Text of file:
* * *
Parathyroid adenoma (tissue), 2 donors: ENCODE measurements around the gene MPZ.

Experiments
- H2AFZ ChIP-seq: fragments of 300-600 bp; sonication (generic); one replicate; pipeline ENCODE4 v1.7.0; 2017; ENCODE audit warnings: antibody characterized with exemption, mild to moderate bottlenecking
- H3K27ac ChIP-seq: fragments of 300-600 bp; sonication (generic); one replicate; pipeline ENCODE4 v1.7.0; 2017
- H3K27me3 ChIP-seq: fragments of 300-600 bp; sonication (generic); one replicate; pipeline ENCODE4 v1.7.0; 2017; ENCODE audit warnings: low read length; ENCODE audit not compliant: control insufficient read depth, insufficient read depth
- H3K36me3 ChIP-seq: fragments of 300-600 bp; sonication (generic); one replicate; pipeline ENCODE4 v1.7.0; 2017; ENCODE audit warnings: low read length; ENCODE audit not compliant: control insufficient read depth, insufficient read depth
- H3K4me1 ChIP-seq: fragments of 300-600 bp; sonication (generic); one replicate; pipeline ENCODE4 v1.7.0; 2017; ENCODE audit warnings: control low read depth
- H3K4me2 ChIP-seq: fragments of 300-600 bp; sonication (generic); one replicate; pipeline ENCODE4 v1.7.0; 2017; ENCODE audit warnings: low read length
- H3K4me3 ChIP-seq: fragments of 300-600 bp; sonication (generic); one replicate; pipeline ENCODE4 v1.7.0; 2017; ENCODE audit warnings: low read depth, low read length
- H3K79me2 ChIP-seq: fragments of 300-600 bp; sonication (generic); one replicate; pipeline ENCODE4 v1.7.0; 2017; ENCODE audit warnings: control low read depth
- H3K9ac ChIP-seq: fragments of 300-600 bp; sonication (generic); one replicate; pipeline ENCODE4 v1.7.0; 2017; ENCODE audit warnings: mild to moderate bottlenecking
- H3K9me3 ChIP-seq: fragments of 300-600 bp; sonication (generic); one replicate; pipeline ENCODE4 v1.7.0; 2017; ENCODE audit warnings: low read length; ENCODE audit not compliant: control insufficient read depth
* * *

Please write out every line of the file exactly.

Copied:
Parathyroid adenoma (tissue), 2 donors: ENCODE measurements around the gene MPZ.

Experiments
- H2AFZ ChIP-seq: fragments of 300-600 bp; sonication (generic); one replicate; pipeline ENCODE4 v1.7.0; 2017; ENCODE audit warnings: antibody characterized with exemption, mild to moderate bottlenecking
- H3K27ac ChIP-seq: fragments of 300-600 bp; sonication (generic); one replicate; pipeline ENCODE4 v1.7.0; 2017
- H3K27me3 ChIP-seq: fragments of 300-600 bp; sonication (generic); one replicate; pipeline ENCODE4 v1.7.0; 2017; ENCODE audit warnings: low read length; ENCODE audit not compliant: control insufficient read depth, insufficient read depth
- H3K36me3 ChIP-seq: fragments of 300-600 bp; sonication (generic); one replicate; pipeline ENCODE4 v1.7.0; 2017; ENCODE audit warnings: low read length; ENCODE audit not compliant: control insufficient read depth, insufficient read depth
- H3K4me1 ChIP-seq: fragments of 300-600 bp; sonication (generic); one replicate; pipeline ENCODE4 v1.7.0; 2017; ENCODE audit warnings: control low read depth
- H3K4me2 ChIP-seq: fragments of 300-600 bp; sonication (generic); one replicate; pipeline ENCODE4 v1.7.0; 2017; ENCODE audit warnings: low read length
- H3K4me3 ChIP-seq: fragments of 300-600 bp; sonication (generic); one replicate; pipeline ENCODE4 v1.7.0; 2017; ENCODE audit warnings: low read depth, low read length
- H3K79me2 ChIP-seq: fragments of 300-600 bp; sonication (generic); one replicate; pipeline ENCODE4 v1.7.0; 2017; ENCODE audit warnings: control low read depth
- H3K9ac ChIP-seq: fragments of 300-600 bp; sonication (generic); one replicate; pipeline ENCODE4 v1.7.0; 2017; ENCODE audit warnings: mild to moderate bottlenecking
- H3K9me3 ChIP-seq: fragments of 300-600 bp; sonication (generic); one replicate; pipeline ENCODE4 v1.7.0; 2017; ENCODE audit warnings: low read length; ENCODE audit not compliant: control insufficient read depth